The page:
Suicide attempts and suicidal ideation are common problems among youths seen in clinical practice. Despite the high risk of repeated suicidal behavior in these patients, clinicians are faced with a lack of empirically supported treatments for these youths. This article describes the Family Intervention for Suicide Prevention (FISP), a second-generation adaptation of the Specialized Emergency Room Intervention, an evidence-based practice. Although designed for use in emergency settings, the FISP can be used by practitioners working in a wide range of settings where youths present with suicidal emergencies. Rooted in cognitive–behavioral and family systems theory, the FISP is designed to mobilize family support and problem solving, reframe the suicide attempt as a critical event that requires treatment, reinforce more adaptive coping, motivate patients and families to initiate and adhere to follow-up treatment, and promote linkage to follow-up care. This approach can be used with a wide range of patients and offers an evidence-informed tool for practicing clinicians

Lancashire Care staff can request the full-text of this paper, email: susan.jennings@lancashirecare.nhs.uk

Suicide & Prevention – Investigation into West London Mental Health NHS Trust

Investigation into West London Mental Health NHS Trust  Care Quality Commission, July 2009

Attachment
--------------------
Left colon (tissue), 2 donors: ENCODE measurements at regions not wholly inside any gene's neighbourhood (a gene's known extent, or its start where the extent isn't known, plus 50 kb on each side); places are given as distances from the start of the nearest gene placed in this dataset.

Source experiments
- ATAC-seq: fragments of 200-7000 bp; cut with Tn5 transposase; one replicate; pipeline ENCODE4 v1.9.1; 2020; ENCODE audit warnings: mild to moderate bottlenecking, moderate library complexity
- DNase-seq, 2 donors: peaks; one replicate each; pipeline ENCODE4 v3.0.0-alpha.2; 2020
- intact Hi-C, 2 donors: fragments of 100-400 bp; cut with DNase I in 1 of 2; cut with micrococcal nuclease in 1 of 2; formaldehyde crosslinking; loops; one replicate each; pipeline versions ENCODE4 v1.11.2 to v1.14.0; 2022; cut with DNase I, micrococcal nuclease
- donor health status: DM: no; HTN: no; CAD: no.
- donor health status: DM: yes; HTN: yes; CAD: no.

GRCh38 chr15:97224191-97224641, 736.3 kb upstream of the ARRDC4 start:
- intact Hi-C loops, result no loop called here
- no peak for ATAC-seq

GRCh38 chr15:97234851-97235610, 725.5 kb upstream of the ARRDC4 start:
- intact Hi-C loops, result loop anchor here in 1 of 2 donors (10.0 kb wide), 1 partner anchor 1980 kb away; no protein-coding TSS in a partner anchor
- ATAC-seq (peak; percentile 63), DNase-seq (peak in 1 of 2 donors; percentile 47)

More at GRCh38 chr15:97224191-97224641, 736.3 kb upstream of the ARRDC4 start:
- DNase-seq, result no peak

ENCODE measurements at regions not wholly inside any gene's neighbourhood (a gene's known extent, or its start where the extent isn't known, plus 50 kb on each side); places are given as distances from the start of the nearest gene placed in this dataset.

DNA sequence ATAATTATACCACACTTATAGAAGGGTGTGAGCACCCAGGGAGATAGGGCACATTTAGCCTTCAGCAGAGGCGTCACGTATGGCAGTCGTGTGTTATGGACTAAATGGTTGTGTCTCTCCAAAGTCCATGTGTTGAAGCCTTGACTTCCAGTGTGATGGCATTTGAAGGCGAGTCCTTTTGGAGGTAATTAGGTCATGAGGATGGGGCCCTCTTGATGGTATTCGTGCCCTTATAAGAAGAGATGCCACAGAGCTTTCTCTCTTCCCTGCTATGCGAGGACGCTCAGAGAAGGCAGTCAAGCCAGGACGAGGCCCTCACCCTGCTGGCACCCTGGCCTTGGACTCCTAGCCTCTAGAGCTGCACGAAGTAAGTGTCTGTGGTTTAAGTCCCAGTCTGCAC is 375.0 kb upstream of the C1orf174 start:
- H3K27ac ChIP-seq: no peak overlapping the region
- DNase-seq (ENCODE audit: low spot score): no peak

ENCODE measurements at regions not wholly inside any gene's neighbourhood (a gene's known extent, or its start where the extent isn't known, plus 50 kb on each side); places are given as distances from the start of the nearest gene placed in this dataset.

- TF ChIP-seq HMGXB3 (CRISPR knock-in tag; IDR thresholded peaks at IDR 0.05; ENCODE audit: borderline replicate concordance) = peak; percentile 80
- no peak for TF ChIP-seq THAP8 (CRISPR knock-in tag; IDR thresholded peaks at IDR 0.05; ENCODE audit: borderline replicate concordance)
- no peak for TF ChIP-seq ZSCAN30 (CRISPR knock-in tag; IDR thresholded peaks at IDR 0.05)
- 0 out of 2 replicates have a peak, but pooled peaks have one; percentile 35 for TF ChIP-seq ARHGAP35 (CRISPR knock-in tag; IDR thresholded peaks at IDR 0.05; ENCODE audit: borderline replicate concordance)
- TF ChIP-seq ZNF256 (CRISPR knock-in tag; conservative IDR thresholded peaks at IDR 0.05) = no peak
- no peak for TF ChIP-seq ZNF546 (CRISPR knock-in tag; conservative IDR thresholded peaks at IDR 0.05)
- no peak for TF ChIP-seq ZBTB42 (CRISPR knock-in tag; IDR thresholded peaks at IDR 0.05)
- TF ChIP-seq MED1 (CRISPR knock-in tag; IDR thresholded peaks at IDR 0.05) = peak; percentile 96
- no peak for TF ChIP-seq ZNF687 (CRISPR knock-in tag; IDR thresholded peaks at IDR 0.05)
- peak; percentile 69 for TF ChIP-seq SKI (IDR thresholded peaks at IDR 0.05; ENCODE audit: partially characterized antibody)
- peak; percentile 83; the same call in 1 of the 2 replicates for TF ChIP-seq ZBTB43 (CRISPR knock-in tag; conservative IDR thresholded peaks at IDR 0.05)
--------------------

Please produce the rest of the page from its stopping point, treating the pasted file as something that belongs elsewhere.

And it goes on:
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Abstract:

This reports on an investigation into West London Mental Health NHS Trust that was triggered by concerns about the trust’s response to suicides within the trust. The investigators carried out two unannounced visits to see the environment in which care was being delivered, how staff engaged with service users and interview staff and managers. The findings are discussed under the following headings: national context; the trust’s history and role; providing a safe environment and protecting people from harm; enabling good outcomes for people through high quality care. The report concludes that one of the things that a trust must do is to learn the lessons from serious incidents and take action to prevent the same things happening again; the system that the trust had in place to do this was seriously flawed. A number of recommendations are made.

Lancashire Care staff can request the full-text of this report, email: susan.jennings@lancashirecare.nhs.uk

The National Suicide Prevention Strategy for England – Annual Report

The national suicide prevention annual report  of progress in 2008 was published on 10 July 2009, National Mental Health Development Unit

Click on the title above to gain full-text access to this report

Abstract: